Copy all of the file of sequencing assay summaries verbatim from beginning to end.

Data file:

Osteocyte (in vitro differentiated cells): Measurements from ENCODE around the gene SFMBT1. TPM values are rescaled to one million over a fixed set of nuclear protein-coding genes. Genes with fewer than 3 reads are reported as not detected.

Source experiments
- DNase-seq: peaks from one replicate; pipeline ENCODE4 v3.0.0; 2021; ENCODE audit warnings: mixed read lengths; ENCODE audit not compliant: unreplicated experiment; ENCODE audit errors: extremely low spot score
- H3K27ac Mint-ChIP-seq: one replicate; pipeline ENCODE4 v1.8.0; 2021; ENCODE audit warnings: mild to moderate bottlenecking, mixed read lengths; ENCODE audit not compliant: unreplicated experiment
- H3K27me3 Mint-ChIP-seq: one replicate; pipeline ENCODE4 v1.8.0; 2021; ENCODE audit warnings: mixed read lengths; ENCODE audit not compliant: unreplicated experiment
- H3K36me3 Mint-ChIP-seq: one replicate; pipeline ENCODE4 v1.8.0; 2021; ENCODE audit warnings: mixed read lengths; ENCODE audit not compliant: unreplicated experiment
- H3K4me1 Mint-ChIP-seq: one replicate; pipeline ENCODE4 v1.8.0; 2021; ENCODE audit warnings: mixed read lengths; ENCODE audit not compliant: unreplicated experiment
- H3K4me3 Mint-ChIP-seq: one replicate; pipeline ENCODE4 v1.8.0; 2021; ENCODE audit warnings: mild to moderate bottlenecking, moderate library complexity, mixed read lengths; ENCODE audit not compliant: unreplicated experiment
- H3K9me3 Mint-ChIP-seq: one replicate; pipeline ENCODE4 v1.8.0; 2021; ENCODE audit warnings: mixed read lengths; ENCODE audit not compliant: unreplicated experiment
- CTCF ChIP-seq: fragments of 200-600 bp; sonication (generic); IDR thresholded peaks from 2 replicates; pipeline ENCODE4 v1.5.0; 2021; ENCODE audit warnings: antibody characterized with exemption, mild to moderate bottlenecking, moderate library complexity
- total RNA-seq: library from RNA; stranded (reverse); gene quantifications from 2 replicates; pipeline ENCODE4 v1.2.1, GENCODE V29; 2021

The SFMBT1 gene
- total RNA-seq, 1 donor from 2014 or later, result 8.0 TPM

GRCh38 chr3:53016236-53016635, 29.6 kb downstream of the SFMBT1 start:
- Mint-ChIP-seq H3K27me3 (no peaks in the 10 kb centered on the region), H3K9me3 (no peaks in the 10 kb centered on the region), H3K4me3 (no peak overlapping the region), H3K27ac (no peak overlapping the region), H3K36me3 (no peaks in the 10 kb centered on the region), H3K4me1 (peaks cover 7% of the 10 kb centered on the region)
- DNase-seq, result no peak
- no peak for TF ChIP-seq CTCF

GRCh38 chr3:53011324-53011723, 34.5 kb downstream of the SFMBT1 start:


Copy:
Osteocyte (in vitro differentiated cells): Measurements from ENCODE around the gene SFMBT1. TPM values are rescaled to one million over a fixed set of nuclear protein-coding genes. Genes with fewer than 3 reads are reported as not detected.

Source experiments
- DNase-seq: peaks from one replicate; pipeline ENCODE4 v3.0.0; 2021; ENCODE audit warnings: mixed read lengths; ENCODE audit not compliant: unreplicated experiment; ENCODE audit errors: extremely low spot score
- H3K27ac Mint-ChIP-seq: one replicate; pipeline ENCODE4 v1.8.0; 2021; ENCODE audit warnings: mild to moderate bottlenecking, mixed read lengths; ENCODE audit not compliant: unreplicated experiment
- H3K27me3 Mint-ChIP-seq: one replicate; pipeline ENCODE4 v1.8.0; 2021; ENCODE audit warnings: mixed read lengths; ENCODE audit not compliant: unreplicated experiment
- H3K36me3 Mint-ChIP-seq: one replicate; pipeline ENCODE4 v1.8.0; 2021; ENCODE audit warnings: mixed read lengths; ENCODE audit not compliant: unreplicated experiment
- H3K4me1 Mint-ChIP-seq: one replicate; pipeline ENCODE4 v1.8.0; 2021; ENCODE audit warnings: mixed read lengths; ENCODE audit not compliant: unreplicated experiment
- H3K4me3 Mint-ChIP-seq: one replicate; pipeline ENCODE4 v1.8.0; 2021; ENCODE audit warnings: mild to moderate bottlenecking, moderate library complexity, mixed read lengths; ENCODE audit not compliant: unreplicated experiment
- H3K9me3 Mint-ChIP-seq: one replicate; pipeline ENCODE4 v1.8.0; 2021; ENCODE audit warnings: mixed read lengths; ENCODE audit not compliant: unreplicated experiment
- CTCF ChIP-seq: fragments of 200-600 bp; sonication (generic); IDR thresholded peaks from 2 replicates; pipeline ENCODE4 v1.5.0; 2021; ENCODE audit warnings: antibody characterized with exemption, mild to moderate bottlenecking, moderate library complexity
- total RNA-seq: library from RNA; stranded (reverse); gene quantifications from 2 replicates; pipeline ENCODE4 v1.2.1, GENCODE V29; 2021

The SFMBT1 gene
- total RNA-seq, 1 donor from 2014 or later, result 8.0 TPM

GRCh38 chr3:53016236-53016635, 29.6 kb downstream of the SFMBT1 start:
- Mint-ChIP-seq H3K27me3 (no peaks in the 10 kb centered on the region), H3K9me3 (no peaks in the 10 kb centered on the region), H3K4me3 (no peak overlapping the region), H3K27ac (no peak overlapping the region), H3K36me3 (no peaks in the 10 kb centered on the region), H3K4me1 (peaks cover 7% of the 10 kb centered on the region)
- DNase-seq, result no peak
- no peak for TF ChIP-seq CTCF

GRCh38 chr3:53011324-53011723, 34.5 kb downstream of the SFMBT1 start: